Of course, the CCPA is hardly a full adoption of the GDPR.  The CCPA still embraces an opt-out, rather than opt-in, mechanism for most data collection, it does not impose the same requirements on the controller-processor relationship that we have under the GDPR, and thankfully the 72-hour data breach notification requirement is nowhere to be found.  But for practitioners wondering how long it will be until the requirements of the GDPR become the global standard, this new law shows it might happen quite soon.

January 1, 2020 will be here before we know it, and any businesses that spent the early part of 2018 scrambling to achieve GDPR compliance know how important it is to be proactive.  We will c ontinue to monitor the developments related to the CCPA and stand ready to assist your company in preparing for the implementation of these new requirements.

© 2020 Vedder PriceNational Law Review, Volume VIII, Number 194


About this Author

Blaine C. Kimrey, media defense Litigation, Vedder Price Law Firm Chicago Office

Blaine C. Kimrey is a Shareholder in the Litigation practice area in the firm’s Chicago office.

A former journalist at two daily newspapers (the Austin American-Statesman and the Arkansas Democrat-Gazette), Mr. Kimrey is a trial lawyer who has dedicated more than 20 years to working for and defending media entities. Mr. Kimrey’s practice, however, extends well beyond media defense, focusing on a broad range of direct and class action litigation involving topics as diverse as privacy, consumer deception, intellectual property,...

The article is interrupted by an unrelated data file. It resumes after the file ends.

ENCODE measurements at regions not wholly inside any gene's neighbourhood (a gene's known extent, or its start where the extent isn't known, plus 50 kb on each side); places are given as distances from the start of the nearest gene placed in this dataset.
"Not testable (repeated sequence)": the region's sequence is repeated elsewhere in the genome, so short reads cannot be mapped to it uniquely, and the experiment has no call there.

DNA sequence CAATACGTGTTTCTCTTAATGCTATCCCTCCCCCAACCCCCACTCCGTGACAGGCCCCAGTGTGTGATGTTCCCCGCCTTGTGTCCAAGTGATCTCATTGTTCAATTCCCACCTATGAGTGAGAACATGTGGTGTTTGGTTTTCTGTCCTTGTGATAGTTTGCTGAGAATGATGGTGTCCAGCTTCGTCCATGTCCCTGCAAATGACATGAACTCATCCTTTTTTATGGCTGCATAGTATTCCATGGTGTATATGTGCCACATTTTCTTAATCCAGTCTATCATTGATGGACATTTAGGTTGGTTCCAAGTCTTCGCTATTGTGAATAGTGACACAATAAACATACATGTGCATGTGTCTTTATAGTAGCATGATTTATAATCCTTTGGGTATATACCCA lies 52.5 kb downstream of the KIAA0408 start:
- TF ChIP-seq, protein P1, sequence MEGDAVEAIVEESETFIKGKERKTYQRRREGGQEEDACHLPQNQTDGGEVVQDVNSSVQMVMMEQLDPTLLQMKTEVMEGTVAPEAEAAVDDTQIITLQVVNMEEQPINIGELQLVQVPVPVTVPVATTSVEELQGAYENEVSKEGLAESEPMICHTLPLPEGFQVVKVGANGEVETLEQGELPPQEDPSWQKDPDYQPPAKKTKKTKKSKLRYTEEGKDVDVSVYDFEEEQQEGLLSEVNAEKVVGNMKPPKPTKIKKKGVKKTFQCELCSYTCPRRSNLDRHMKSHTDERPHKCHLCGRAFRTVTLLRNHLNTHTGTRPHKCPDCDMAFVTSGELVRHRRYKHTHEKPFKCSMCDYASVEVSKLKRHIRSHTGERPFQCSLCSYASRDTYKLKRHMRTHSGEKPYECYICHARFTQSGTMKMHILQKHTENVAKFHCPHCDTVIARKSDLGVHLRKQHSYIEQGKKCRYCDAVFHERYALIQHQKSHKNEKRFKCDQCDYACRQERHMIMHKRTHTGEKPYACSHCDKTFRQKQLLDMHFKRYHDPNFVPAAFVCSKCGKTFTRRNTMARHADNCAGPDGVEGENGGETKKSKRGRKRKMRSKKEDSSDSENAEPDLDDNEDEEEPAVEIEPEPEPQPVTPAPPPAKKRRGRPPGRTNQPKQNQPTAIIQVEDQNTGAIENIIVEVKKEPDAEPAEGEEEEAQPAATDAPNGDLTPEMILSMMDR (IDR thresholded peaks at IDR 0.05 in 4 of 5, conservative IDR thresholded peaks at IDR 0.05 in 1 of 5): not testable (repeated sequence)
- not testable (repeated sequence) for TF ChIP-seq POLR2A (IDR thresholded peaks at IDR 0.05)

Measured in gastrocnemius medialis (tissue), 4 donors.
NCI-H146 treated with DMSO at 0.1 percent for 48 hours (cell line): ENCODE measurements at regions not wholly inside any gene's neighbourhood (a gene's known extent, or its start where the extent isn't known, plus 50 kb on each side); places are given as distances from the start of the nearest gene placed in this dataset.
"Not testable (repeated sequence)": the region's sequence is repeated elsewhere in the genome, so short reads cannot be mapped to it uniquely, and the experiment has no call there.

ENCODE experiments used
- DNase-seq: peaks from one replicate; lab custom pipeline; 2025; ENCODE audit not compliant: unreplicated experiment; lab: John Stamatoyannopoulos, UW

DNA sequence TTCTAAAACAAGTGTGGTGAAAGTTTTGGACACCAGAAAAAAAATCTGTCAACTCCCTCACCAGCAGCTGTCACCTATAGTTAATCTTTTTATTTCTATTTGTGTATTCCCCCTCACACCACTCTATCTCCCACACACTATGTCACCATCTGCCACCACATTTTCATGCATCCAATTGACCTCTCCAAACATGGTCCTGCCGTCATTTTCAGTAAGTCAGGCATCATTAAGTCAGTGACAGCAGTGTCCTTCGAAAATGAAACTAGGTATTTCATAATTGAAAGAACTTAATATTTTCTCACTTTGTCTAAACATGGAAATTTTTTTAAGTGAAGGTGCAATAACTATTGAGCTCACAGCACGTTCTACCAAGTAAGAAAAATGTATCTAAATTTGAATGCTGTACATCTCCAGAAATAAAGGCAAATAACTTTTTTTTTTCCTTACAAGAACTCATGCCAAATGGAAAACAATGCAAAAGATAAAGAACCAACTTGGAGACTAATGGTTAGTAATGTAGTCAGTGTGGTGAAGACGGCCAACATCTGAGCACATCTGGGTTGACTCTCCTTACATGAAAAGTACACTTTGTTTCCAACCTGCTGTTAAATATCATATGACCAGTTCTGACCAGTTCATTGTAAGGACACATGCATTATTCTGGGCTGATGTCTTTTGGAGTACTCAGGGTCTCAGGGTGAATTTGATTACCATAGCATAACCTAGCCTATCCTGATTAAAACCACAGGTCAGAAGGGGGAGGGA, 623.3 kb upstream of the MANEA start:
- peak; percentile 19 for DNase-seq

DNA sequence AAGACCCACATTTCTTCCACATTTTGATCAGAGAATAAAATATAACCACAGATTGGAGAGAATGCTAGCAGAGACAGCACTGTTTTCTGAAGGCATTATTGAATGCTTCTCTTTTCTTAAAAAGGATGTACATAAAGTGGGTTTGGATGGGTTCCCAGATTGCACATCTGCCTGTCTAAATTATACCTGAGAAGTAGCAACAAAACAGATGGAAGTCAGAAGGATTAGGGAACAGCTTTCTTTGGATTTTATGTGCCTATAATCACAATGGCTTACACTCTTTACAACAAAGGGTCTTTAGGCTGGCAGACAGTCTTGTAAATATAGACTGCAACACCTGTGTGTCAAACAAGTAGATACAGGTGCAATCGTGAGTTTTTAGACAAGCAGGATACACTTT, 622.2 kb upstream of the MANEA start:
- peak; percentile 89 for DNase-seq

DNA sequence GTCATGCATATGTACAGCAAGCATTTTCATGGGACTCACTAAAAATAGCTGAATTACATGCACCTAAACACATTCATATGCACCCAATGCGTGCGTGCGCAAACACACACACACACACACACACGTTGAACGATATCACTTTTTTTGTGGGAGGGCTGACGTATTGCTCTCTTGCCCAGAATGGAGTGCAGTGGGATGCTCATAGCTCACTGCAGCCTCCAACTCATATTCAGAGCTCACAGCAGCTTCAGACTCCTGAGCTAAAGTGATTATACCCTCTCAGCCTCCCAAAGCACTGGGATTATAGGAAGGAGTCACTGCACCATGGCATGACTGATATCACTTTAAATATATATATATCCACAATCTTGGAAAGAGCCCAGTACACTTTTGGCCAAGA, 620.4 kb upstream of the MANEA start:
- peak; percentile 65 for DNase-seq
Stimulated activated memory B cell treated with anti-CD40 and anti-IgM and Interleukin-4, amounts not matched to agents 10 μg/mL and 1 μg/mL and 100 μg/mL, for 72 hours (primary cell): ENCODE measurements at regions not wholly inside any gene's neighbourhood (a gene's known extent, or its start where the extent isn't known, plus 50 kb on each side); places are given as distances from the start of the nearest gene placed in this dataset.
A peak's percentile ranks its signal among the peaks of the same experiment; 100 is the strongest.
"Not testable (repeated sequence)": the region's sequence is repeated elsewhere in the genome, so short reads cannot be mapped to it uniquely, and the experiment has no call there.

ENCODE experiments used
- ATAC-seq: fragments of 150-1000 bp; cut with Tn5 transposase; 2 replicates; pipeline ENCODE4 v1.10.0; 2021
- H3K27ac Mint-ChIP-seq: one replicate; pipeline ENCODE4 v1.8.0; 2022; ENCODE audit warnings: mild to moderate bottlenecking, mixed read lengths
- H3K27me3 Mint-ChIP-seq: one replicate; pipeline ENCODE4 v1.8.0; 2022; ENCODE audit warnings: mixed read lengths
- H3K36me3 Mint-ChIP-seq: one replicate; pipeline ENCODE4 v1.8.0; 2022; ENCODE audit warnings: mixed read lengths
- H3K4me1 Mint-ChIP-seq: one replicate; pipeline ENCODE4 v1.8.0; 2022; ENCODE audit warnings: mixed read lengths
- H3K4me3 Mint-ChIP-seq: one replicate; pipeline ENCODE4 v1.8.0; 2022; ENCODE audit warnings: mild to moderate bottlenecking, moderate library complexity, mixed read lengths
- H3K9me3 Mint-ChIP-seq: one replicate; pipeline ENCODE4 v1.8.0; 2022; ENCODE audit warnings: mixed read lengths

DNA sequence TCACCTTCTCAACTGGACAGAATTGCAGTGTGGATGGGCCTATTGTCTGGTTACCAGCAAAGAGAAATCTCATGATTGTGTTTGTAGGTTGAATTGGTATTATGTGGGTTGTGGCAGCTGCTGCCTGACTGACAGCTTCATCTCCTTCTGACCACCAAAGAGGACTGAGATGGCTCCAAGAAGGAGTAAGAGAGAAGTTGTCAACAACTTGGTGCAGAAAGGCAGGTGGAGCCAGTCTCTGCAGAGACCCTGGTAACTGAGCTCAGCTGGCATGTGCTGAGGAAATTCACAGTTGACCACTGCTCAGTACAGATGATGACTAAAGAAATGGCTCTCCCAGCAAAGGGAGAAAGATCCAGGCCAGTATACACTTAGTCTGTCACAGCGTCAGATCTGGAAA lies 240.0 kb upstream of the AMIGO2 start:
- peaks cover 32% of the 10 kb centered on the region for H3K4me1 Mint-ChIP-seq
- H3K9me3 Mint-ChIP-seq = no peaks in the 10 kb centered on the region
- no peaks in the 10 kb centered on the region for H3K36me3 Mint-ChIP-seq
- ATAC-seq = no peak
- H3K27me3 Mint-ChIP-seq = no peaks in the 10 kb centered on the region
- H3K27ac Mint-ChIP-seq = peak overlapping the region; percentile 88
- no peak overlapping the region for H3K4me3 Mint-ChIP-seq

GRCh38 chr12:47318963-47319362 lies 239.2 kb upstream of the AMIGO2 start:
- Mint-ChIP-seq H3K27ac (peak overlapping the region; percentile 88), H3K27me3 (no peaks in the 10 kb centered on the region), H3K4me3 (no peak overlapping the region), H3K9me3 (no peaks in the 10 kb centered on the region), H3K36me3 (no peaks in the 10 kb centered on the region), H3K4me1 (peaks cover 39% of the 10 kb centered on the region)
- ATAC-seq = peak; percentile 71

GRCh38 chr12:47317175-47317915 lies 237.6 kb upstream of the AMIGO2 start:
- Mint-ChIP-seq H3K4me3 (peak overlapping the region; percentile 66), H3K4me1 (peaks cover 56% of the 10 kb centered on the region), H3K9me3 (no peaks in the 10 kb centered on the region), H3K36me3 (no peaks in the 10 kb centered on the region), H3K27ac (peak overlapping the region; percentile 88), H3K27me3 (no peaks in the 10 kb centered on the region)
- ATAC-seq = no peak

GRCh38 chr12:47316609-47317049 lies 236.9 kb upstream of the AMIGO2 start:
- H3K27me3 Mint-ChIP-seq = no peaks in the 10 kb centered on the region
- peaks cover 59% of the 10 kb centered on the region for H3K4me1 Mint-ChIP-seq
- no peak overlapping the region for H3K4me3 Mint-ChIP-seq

312-609 7865
Bryan Clark Media & Privacy Law  litigation Vedder Price Law Firm Chicago

Bryan Clark is an Associate at Vedder Price and a member of the Litigation group in the firm’s Chicago office.  He has an extensive media and privacy practice that includes privacy class action defense, mobile-marketing litigation, class action TCPA litigation, copyright litigation, right of publicity litigation, data breach response, FOIA issues, reporter’s privilege issues and prepublication review.

Mr. Clark’s other representative work includes drafting successful dispositive motions in right of publicity and invasion of privacy cases, arguing successful motions to quash on behalf of media entities facing subpoenas, defeating motions for preliminary injunction in intellectual property litigation, and advising advertising and marketing clients on compliance issues. He presents on issues related to digital privacy and data breach before a national audience, such as the ABA Annual Meeting in 2013.

Mr. Clark is a member of the Trial Bar for the Northern District of Illinois and has first-chair trial experience in federal court. As a litigator, Mr. Clark has been involved in a broad range of matters in addition to media and privacy, including topics as diverse as loan enforcement and foreclosure, consumer fraud, environmental, construction, and insurance law. He also has handled a variety of pro bono engagements, including work for nonprofit media entities, representation of an Illinois prisoner with multiple sclerosis, and Section 1983 civil rights litigation

312-609 7810